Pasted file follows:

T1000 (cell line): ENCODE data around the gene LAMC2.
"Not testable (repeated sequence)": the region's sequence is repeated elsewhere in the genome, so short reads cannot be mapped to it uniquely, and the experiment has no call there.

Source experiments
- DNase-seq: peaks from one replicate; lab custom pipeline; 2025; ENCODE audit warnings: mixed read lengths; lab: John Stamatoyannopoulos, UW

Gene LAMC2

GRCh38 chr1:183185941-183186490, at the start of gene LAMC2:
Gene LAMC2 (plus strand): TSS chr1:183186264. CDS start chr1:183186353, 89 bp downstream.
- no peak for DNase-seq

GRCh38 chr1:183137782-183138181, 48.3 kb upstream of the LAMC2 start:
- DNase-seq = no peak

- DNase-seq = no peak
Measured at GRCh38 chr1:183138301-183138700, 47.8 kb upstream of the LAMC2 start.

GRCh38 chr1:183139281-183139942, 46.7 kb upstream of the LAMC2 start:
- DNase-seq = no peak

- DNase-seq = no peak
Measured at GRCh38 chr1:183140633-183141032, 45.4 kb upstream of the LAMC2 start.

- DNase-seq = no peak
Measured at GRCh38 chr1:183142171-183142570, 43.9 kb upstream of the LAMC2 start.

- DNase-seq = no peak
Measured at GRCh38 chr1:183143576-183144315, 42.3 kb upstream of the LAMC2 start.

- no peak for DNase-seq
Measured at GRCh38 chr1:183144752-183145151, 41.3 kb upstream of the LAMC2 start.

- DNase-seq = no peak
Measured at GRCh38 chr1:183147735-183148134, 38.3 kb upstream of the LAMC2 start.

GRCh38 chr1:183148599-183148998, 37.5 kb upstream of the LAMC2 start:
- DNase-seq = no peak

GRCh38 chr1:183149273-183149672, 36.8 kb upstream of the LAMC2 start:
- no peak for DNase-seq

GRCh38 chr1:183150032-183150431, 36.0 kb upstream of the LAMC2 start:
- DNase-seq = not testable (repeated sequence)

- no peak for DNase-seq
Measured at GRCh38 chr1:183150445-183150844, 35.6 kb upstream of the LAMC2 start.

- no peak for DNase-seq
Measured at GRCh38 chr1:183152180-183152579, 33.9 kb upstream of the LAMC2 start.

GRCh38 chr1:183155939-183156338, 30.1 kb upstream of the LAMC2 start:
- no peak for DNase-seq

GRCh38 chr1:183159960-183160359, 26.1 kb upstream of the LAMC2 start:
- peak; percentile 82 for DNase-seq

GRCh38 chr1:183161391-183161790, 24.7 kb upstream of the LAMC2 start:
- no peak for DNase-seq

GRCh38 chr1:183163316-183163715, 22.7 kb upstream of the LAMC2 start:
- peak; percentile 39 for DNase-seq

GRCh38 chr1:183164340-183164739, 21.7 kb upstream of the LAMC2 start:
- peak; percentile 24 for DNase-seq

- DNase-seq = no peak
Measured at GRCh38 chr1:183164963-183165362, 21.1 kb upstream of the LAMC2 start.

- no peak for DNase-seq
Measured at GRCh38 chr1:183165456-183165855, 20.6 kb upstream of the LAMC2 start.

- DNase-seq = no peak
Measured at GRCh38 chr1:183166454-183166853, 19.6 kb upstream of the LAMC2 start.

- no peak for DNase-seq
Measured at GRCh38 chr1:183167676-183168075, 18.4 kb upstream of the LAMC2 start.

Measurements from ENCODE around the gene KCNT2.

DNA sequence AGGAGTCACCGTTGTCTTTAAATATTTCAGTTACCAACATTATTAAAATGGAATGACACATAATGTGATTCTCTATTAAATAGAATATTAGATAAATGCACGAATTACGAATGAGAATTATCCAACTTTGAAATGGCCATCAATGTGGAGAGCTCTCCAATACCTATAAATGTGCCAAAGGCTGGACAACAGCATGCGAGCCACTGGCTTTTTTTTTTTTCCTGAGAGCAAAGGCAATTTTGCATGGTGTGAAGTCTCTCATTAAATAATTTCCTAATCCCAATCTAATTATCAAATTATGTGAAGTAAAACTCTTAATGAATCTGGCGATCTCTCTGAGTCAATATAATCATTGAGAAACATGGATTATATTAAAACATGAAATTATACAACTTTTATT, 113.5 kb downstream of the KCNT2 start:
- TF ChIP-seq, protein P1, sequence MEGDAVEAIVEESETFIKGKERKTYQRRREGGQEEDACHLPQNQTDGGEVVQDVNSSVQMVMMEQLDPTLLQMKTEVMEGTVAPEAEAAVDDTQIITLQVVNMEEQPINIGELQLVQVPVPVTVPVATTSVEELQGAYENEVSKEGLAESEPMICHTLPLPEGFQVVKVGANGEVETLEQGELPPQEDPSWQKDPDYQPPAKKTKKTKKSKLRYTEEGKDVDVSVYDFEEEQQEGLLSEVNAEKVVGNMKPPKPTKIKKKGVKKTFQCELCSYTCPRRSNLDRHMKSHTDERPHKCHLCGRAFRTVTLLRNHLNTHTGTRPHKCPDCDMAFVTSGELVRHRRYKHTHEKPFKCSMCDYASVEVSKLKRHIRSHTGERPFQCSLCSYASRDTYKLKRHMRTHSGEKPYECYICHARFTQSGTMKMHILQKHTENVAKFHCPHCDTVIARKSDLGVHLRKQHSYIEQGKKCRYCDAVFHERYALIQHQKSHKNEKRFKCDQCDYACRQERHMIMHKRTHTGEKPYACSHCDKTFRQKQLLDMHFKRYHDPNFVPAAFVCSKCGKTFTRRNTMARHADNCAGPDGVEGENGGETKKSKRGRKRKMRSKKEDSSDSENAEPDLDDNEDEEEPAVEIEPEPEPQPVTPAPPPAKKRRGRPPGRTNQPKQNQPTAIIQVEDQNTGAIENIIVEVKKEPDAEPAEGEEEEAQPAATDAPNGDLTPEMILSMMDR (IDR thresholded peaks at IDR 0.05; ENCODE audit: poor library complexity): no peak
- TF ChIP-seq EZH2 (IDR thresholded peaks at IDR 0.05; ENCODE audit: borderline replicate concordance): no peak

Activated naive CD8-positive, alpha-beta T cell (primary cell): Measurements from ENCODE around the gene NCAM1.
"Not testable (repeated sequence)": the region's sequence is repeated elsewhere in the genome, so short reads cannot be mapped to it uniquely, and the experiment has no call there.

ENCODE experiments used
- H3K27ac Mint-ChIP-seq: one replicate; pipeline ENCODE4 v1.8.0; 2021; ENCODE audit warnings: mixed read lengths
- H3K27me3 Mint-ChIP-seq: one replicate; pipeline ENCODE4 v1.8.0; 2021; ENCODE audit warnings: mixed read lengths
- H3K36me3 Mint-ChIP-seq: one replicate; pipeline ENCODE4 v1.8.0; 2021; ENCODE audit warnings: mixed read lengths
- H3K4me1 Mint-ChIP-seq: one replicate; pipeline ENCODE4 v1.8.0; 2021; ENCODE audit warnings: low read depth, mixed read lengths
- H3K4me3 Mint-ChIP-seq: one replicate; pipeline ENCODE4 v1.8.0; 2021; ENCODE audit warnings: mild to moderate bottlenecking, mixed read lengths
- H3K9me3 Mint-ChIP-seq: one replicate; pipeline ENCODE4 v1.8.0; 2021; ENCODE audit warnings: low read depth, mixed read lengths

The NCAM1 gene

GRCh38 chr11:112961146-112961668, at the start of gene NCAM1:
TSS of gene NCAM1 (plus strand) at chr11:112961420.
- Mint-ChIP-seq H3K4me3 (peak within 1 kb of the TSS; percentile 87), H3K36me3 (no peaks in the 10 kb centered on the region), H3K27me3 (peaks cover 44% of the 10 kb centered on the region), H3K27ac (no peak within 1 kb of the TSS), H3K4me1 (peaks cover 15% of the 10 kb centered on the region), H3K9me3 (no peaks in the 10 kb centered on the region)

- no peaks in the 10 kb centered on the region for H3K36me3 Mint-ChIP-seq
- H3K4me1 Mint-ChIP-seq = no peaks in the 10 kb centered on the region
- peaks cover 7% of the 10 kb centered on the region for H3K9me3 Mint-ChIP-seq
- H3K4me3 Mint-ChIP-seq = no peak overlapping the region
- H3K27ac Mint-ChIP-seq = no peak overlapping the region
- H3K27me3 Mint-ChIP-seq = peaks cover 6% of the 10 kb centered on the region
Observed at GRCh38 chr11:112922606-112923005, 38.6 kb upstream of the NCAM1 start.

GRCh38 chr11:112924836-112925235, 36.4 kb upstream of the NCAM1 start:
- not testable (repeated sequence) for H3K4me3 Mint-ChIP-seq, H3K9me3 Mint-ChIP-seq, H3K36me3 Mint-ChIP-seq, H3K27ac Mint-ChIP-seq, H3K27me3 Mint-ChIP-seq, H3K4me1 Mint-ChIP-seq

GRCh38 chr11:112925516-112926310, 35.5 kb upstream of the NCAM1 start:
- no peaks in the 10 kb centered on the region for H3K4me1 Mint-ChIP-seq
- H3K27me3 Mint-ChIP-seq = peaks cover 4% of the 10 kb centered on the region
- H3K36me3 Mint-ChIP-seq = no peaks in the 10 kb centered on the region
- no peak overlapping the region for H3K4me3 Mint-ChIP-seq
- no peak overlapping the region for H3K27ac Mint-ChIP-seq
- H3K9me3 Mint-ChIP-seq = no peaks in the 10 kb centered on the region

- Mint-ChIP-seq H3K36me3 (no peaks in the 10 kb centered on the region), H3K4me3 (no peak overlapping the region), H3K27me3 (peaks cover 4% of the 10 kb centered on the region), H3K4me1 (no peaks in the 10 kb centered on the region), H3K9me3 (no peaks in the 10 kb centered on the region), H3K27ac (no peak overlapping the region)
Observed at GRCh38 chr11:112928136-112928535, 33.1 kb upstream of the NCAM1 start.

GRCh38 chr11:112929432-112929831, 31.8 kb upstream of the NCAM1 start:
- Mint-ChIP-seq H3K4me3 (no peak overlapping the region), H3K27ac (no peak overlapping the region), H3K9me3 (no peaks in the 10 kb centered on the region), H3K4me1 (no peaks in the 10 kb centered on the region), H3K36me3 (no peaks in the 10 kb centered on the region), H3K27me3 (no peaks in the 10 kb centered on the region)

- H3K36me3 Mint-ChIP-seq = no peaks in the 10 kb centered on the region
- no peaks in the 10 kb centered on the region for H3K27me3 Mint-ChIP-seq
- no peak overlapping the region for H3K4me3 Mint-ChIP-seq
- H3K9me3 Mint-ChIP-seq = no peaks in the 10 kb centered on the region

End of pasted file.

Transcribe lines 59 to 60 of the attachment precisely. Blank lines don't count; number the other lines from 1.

ENCODE experiments used
- H3K27ac Mint-ChIP-seq: one replicate; pipeline ENCODE4 v1.8.0; 2021; ENCODE audit warnings: mixed read lengths